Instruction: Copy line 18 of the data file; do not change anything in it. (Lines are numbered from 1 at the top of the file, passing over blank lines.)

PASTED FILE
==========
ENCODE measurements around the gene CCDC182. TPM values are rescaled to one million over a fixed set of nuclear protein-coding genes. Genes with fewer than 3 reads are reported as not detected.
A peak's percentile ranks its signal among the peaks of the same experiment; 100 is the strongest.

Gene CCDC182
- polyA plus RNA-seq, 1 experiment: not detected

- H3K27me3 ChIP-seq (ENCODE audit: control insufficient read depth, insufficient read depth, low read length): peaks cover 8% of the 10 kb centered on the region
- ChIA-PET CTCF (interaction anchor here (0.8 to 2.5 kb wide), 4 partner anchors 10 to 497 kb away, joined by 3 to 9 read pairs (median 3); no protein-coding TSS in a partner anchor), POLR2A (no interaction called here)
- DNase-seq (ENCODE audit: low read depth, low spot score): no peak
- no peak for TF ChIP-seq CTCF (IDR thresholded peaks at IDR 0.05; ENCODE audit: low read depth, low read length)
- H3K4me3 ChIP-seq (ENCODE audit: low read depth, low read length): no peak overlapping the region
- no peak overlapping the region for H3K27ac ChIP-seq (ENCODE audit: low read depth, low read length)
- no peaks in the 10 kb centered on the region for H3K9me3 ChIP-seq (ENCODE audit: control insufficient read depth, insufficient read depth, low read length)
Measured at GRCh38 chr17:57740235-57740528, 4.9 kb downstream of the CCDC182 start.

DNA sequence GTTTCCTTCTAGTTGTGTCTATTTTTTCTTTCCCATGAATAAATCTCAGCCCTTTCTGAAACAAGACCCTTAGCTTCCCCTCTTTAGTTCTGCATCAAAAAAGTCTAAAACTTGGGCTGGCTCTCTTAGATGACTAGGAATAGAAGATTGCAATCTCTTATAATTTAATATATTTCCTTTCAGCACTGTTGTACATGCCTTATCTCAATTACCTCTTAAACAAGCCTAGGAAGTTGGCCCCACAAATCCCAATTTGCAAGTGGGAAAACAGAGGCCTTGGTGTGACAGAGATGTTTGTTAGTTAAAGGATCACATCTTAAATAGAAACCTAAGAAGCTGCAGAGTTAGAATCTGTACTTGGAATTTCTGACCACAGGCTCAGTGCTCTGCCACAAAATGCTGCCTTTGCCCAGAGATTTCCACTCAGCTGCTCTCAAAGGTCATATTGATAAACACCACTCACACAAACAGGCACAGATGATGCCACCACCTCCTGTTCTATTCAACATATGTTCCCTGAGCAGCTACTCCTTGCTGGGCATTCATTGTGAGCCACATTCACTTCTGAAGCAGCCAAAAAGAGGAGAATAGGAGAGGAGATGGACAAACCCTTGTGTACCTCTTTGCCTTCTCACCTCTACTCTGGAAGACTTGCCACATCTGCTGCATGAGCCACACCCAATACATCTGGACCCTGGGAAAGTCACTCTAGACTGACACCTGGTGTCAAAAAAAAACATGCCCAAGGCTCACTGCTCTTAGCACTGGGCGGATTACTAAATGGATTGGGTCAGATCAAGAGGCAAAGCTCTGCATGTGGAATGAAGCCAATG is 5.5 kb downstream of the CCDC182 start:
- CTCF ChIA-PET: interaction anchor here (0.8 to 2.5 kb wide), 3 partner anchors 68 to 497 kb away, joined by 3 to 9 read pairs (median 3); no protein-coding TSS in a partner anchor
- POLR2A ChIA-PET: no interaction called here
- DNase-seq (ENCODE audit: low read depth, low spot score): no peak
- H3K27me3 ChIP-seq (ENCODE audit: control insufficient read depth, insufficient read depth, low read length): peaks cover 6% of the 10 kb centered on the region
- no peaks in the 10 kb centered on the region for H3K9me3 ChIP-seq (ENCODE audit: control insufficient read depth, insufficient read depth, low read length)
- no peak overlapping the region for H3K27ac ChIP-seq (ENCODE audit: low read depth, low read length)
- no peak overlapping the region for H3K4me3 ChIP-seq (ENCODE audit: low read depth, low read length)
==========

- no peaks in the 10 kb centered on the region for H3K9me3 ChIP-seq (ENCODE audit: control insufficient read depth, insufficient read depth, low read length)